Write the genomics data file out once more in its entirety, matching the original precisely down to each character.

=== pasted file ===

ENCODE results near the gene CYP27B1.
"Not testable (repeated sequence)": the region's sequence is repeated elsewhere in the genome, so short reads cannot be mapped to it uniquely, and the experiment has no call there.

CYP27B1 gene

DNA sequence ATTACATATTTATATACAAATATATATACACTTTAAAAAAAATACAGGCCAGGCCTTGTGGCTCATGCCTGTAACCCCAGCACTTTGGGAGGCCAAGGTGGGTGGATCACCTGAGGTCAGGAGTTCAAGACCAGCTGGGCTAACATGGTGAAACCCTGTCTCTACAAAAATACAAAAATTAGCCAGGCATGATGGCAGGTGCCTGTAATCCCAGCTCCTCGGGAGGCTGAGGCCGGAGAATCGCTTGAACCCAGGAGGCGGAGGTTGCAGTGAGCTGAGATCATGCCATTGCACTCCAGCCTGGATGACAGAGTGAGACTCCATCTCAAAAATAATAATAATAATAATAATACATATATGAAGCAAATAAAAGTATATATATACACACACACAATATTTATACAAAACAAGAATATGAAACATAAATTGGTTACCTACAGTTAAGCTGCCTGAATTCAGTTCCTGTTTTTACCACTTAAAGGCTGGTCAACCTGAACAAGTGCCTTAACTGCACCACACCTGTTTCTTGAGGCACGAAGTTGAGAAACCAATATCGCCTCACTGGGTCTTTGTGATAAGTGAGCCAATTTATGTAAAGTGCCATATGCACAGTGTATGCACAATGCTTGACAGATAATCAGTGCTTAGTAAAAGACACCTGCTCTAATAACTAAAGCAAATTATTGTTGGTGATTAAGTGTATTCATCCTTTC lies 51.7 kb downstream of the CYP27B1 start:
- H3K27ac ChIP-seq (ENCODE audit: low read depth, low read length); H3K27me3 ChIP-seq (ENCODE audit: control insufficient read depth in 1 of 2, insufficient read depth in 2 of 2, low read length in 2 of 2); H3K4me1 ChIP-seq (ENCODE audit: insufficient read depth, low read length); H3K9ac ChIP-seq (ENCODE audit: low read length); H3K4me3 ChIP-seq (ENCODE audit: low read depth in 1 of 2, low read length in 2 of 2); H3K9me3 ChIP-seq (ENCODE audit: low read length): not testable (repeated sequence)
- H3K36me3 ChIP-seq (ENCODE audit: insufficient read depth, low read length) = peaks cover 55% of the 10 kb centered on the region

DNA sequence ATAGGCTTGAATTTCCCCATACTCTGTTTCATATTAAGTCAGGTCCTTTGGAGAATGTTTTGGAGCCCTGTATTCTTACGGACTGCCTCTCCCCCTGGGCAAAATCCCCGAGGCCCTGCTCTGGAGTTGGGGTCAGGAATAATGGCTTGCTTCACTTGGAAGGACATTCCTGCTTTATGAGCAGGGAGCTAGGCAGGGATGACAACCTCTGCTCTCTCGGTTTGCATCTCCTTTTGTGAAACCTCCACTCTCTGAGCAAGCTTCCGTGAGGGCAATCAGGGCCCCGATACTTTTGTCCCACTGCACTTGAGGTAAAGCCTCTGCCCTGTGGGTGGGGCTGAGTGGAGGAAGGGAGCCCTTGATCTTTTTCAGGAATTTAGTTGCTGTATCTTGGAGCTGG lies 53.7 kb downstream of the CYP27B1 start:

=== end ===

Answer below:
ENCODE results near the gene CYP27B1.
"Not testable (repeated sequence)": the region's sequence is repeated elsewhere in the genome, so short reads cannot be mapped to it uniquely, and the experiment has no call there.

CYP27B1 gene

DNA sequence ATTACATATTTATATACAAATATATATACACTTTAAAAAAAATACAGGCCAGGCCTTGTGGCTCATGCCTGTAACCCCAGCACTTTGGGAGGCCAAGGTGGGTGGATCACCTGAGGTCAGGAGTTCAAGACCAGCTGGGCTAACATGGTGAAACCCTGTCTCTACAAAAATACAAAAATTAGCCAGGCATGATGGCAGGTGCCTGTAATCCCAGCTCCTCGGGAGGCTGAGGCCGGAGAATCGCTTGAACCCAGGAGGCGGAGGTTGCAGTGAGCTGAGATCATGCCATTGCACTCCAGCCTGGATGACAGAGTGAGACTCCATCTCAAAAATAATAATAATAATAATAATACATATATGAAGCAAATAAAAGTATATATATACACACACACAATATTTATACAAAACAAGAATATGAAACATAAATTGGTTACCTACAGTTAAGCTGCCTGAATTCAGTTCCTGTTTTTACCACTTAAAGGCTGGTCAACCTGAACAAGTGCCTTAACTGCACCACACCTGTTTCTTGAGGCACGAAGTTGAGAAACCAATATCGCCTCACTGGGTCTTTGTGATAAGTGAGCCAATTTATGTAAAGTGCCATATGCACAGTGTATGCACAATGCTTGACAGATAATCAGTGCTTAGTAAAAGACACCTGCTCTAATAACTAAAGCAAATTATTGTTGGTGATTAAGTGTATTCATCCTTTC lies 51.7 kb downstream of the CYP27B1 start:
- H3K27ac ChIP-seq (ENCODE audit: low read depth, low read length); H3K27me3 ChIP-seq (ENCODE audit: control insufficient read depth in 1 of 2, insufficient read depth in 2 of 2, low read length in 2 of 2); H3K4me1 ChIP-seq (ENCODE audit: insufficient read depth, low read length); H3K9ac ChIP-seq (ENCODE audit: low read length); H3K4me3 ChIP-seq (ENCODE audit: low read depth in 1 of 2, low read length in 2 of 2); H3K9me3 ChIP-seq (ENCODE audit: low read length): not testable (repeated sequence)
- H3K36me3 ChIP-seq (ENCODE audit: insufficient read depth, low read length) = peaks cover 55% of the 10 kb centered on the region

DNA sequence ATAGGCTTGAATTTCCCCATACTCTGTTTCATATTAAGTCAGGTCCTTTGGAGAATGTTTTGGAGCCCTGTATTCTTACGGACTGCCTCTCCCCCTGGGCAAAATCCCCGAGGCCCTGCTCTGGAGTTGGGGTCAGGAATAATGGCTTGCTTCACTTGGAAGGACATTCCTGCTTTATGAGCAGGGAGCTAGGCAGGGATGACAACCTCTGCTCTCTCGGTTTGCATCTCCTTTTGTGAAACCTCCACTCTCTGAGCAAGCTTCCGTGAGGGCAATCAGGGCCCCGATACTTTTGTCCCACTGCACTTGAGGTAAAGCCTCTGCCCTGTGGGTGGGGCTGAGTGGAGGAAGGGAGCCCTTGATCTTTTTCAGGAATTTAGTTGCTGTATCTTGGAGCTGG lies 53.7 kb downstream of the CYP27B1 start: